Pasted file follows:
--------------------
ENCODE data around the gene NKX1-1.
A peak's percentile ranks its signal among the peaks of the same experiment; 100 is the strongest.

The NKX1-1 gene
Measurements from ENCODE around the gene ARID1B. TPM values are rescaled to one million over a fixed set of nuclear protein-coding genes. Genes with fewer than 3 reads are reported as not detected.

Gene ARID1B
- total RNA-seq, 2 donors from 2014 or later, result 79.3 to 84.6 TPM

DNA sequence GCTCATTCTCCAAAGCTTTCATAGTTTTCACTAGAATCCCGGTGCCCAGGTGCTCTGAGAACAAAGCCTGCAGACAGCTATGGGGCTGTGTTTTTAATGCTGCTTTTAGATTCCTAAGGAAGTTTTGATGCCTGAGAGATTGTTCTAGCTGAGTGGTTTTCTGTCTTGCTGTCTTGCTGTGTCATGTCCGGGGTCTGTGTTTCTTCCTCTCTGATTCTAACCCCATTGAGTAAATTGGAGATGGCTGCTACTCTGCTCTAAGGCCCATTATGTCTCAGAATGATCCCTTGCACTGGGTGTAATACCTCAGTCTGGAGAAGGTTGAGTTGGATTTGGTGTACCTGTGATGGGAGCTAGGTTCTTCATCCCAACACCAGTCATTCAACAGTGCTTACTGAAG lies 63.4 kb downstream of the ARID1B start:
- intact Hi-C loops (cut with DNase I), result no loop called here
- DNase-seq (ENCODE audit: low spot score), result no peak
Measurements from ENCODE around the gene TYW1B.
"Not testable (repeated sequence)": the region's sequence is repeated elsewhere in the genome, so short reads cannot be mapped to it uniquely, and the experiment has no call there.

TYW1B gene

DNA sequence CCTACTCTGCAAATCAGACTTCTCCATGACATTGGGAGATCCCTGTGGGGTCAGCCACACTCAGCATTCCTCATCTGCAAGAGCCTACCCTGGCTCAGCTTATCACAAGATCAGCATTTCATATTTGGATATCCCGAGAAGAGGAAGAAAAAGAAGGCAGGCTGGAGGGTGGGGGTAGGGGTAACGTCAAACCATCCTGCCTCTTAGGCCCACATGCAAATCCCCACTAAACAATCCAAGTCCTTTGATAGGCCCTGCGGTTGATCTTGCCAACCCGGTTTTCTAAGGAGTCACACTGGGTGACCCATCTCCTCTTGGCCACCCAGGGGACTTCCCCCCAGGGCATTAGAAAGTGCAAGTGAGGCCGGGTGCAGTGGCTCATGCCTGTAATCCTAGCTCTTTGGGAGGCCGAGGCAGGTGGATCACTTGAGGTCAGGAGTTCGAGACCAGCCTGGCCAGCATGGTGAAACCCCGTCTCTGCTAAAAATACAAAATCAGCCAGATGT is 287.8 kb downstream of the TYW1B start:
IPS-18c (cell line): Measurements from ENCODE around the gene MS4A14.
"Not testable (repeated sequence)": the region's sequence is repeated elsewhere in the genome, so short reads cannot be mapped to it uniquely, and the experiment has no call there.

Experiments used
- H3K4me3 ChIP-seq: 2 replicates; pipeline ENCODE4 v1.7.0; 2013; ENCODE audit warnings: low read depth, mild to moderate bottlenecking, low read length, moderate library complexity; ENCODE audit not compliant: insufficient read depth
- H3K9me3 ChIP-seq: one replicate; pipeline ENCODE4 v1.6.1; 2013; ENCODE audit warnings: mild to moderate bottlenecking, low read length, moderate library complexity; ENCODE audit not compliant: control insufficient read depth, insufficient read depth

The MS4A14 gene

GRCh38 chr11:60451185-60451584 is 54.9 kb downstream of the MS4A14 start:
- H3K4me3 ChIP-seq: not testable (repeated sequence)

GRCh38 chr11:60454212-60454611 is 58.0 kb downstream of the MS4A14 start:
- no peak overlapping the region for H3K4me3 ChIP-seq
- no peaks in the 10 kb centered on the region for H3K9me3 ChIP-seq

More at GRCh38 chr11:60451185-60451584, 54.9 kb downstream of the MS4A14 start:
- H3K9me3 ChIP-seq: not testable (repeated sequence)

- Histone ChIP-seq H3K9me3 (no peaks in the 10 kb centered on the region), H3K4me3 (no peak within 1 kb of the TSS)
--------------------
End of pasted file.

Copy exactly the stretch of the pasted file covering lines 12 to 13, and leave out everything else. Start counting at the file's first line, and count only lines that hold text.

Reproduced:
TYW1B gene

DNA sequence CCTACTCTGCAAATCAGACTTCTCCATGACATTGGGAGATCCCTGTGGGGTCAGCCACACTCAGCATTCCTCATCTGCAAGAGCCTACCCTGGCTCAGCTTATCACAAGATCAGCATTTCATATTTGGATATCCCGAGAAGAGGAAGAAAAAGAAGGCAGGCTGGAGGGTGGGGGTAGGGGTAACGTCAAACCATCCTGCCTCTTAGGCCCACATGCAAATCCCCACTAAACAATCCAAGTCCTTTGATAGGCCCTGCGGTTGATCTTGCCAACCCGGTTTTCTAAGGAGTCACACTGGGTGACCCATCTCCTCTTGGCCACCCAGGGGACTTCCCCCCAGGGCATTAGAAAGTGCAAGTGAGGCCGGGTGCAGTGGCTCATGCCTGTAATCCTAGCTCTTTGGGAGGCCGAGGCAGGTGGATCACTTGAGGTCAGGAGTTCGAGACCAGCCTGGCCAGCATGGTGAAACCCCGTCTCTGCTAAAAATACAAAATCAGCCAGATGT is 287.8 kb downstream of the TYW1B start: